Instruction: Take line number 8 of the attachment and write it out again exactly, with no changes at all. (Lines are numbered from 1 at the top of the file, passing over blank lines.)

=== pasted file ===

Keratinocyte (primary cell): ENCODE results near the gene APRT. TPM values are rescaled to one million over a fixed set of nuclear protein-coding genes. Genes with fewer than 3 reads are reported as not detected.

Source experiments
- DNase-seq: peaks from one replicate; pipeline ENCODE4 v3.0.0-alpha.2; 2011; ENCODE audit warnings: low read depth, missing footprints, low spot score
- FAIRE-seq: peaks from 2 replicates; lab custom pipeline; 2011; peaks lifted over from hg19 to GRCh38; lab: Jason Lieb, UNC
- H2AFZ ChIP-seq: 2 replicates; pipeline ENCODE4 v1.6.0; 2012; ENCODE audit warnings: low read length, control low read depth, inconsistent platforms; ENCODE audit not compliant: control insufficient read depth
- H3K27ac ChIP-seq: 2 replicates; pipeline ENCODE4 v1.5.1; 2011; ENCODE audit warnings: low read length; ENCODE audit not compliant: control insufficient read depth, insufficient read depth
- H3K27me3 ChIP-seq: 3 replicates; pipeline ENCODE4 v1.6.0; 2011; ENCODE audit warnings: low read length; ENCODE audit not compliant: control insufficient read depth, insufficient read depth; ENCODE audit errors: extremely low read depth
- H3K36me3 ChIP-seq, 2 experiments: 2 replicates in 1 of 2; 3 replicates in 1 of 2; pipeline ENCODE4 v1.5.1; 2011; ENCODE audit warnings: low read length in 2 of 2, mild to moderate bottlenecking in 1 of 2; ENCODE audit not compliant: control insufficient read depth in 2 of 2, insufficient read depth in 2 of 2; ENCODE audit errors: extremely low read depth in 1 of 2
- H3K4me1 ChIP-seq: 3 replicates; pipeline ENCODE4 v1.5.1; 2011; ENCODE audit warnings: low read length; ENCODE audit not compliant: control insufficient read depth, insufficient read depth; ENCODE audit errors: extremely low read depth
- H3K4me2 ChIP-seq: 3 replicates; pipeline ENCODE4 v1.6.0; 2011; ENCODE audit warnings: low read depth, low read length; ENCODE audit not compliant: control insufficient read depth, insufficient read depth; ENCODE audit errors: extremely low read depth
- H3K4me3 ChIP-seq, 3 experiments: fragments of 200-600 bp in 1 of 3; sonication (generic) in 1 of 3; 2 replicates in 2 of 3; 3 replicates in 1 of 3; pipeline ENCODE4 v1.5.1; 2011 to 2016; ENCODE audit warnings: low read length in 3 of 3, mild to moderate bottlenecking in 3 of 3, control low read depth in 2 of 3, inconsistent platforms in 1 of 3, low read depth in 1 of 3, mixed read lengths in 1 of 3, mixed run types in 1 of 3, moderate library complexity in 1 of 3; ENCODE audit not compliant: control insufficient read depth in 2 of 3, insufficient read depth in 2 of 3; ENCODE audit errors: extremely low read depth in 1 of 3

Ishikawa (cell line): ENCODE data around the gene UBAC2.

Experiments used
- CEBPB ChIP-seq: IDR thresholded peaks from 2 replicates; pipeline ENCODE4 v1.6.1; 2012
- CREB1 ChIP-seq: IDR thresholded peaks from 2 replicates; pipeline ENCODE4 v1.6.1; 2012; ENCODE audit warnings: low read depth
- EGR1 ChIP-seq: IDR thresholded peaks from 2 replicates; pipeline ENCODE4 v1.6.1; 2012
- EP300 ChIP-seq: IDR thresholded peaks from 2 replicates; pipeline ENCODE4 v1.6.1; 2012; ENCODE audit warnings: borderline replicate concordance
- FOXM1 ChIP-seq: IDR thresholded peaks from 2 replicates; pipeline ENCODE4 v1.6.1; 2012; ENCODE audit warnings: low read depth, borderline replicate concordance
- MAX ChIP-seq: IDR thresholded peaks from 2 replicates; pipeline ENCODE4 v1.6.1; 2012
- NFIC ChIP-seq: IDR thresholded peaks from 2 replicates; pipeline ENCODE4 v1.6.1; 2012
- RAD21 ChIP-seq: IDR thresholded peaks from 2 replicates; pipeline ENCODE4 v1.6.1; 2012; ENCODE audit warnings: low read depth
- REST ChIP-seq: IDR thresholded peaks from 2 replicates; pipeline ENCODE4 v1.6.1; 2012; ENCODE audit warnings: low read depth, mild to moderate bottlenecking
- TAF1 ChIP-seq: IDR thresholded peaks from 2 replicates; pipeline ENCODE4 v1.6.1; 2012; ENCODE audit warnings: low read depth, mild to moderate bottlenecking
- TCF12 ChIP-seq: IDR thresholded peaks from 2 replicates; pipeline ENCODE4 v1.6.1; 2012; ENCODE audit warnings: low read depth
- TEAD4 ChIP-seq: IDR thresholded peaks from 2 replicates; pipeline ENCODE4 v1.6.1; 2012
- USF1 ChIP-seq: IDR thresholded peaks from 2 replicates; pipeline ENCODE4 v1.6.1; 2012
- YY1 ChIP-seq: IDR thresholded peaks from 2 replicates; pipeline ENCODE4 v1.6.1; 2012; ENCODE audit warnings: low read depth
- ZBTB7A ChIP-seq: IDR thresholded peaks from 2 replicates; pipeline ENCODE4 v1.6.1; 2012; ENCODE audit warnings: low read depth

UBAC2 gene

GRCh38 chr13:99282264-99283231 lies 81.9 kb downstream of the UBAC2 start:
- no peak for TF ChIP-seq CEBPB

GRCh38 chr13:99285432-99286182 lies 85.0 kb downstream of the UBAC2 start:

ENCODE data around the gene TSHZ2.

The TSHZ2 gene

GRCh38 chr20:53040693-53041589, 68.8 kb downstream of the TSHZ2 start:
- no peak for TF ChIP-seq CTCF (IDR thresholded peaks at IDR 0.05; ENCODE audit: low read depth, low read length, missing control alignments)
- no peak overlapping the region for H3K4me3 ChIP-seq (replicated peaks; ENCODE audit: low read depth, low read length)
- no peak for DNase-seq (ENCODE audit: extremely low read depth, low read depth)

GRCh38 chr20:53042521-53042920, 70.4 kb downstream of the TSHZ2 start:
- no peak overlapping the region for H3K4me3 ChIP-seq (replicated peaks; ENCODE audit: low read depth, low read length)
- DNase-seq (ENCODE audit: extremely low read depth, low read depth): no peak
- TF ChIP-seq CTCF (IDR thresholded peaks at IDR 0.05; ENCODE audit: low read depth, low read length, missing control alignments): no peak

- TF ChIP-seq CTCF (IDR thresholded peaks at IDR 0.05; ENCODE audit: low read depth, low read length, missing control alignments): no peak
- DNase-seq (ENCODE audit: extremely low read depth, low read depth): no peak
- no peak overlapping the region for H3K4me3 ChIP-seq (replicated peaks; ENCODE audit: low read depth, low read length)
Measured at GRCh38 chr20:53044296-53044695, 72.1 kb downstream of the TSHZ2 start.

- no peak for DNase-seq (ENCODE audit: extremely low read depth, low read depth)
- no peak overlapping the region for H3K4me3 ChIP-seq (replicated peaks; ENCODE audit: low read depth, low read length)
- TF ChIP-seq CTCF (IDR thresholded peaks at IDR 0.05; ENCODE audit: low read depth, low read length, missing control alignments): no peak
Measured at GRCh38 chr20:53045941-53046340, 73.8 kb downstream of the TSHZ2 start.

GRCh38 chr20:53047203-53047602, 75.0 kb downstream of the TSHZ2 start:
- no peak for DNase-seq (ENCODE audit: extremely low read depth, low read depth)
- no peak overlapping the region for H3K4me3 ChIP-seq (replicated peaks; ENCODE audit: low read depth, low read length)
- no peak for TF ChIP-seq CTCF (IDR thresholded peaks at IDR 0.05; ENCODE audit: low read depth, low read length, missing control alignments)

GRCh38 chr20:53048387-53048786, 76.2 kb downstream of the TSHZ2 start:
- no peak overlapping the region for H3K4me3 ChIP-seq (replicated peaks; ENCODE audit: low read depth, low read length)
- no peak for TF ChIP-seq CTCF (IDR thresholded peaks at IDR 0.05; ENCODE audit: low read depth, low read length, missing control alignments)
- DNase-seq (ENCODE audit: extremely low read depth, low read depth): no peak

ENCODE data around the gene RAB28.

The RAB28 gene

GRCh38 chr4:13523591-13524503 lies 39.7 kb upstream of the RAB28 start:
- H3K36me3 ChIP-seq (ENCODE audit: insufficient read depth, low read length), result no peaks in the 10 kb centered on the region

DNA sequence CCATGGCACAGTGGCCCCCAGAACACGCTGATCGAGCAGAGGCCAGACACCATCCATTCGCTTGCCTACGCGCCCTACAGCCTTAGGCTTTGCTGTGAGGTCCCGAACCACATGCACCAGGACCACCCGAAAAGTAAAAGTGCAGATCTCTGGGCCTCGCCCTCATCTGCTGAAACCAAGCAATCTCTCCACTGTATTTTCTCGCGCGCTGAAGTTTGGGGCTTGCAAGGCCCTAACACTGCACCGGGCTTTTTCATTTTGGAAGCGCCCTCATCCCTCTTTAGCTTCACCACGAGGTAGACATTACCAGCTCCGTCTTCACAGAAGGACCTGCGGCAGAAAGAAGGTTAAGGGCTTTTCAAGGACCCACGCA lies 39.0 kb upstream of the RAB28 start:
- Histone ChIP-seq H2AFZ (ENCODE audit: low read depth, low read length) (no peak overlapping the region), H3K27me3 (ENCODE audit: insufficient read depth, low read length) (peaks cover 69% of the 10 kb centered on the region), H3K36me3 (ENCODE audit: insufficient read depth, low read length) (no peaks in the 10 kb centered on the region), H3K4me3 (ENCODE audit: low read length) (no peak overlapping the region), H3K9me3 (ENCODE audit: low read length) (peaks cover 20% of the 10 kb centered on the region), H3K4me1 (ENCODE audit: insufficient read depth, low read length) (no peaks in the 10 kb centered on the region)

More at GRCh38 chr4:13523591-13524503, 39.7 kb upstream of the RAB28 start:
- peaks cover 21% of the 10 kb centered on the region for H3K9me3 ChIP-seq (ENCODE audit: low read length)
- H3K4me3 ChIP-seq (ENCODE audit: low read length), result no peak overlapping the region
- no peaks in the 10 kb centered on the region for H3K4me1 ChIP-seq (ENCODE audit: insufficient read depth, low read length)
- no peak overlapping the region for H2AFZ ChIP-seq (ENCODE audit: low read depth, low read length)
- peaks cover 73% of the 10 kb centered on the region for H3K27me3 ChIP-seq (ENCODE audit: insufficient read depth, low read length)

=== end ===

- H3K36me3 ChIP-seq, 2 experiments: 2 replicates in 1 of 2; 3 replicates in 1 of 2; pipeline ENCODE4 v1.5.1; 2011; ENCODE audit warnings: low read length in 2 of 2, mild to moderate bottlenecking in 1 of 2; ENCODE audit not compliant: control insufficient read depth in 2 of 2, insufficient read depth in 2 of 2; ENCODE audit errors: extremely low read depth in 1 of 2